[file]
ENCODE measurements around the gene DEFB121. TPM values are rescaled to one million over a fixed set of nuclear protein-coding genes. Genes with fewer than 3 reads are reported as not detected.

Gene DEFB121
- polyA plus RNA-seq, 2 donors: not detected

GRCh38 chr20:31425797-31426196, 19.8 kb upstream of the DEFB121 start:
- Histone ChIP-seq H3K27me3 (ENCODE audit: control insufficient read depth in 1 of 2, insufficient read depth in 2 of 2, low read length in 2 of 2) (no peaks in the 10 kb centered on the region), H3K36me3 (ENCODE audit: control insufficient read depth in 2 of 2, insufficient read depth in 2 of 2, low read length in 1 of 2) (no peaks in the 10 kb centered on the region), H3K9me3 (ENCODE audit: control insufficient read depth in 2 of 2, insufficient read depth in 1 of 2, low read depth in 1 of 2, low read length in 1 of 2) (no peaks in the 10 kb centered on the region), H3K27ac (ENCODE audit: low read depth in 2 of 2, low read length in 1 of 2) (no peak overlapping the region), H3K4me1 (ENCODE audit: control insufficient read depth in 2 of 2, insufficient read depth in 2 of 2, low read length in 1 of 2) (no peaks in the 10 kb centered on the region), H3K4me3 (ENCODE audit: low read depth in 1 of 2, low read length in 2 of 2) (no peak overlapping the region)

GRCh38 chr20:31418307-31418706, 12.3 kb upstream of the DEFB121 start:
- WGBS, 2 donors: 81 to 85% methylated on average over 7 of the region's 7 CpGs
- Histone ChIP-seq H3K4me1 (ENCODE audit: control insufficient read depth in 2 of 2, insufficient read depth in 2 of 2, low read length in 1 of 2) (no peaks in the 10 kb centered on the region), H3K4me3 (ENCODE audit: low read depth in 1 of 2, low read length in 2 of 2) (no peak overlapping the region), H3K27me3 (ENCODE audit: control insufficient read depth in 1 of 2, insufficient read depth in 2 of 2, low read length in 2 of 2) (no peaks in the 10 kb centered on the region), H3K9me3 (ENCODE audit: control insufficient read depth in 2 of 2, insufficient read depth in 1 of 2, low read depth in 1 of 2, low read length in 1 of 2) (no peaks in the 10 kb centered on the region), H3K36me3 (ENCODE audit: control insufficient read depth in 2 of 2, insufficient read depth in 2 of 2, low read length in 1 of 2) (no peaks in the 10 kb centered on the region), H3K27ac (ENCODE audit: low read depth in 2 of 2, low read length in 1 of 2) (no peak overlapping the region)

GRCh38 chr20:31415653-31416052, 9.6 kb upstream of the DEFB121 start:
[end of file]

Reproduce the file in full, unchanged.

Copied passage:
ENCODE measurements around the gene DEFB121. TPM values are rescaled to one million over a fixed set of nuclear protein-coding genes. Genes with fewer than 3 reads are reported as not detected.

Gene DEFB121
- polyA plus RNA-seq, 2 donors: not detected

GRCh38 chr20:31425797-31426196, 19.8 kb upstream of the DEFB121 start:
- Histone ChIP-seq H3K27me3 (ENCODE audit: control insufficient read depth in 1 of 2, insufficient read depth in 2 of 2, low read length in 2 of 2) (no peaks in the 10 kb centered on the region), H3K36me3 (ENCODE audit: control insufficient read depth in 2 of 2, insufficient read depth in 2 of 2, low read length in 1 of 2) (no peaks in the 10 kb centered on the region), H3K9me3 (ENCODE audit: control insufficient read depth in 2 of 2, insufficient read depth in 1 of 2, low read depth in 1 of 2, low read length in 1 of 2) (no peaks in the 10 kb centered on the region), H3K27ac (ENCODE audit: low read depth in 2 of 2, low read length in 1 of 2) (no peak overlapping the region), H3K4me1 (ENCODE audit: control insufficient read depth in 2 of 2, insufficient read depth in 2 of 2, low read length in 1 of 2) (no peaks in the 10 kb centered on the region), H3K4me3 (ENCODE audit: low read depth in 1 of 2, low read length in 2 of 2) (no peak overlapping the region)

GRCh38 chr20:31418307-31418706, 12.3 kb upstream of the DEFB121 start:
- WGBS, 2 donors: 81 to 85% methylated on average over 7 of the region's 7 CpGs
- Histone ChIP-seq H3K4me1 (ENCODE audit: control insufficient read depth in 2 of 2, insufficient read depth in 2 of 2, low read length in 1 of 2) (no peaks in the 10 kb centered on the region), H3K4me3 (ENCODE audit: low read depth in 1 of 2, low read length in 2 of 2) (no peak overlapping the region), H3K27me3 (ENCODE audit: control insufficient read depth in 1 of 2, insufficient read depth in 2 of 2, low read length in 2 of 2) (no peaks in the 10 kb centered on the region), H3K9me3 (ENCODE audit: control insufficient read depth in 2 of 2, insufficient read depth in 1 of 2, low read depth in 1 of 2, low read length in 1 of 2) (no peaks in the 10 kb centered on the region), H3K36me3 (ENCODE audit: control insufficient read depth in 2 of 2, insufficient read depth in 2 of 2, low read length in 1 of 2) (no peaks in the 10 kb centered on the region), H3K27ac (ENCODE audit: low read depth in 2 of 2, low read length in 1 of 2) (no peak overlapping the region)

GRCh38 chr20:31415653-31416052, 9.6 kb upstream of the DEFB121 start: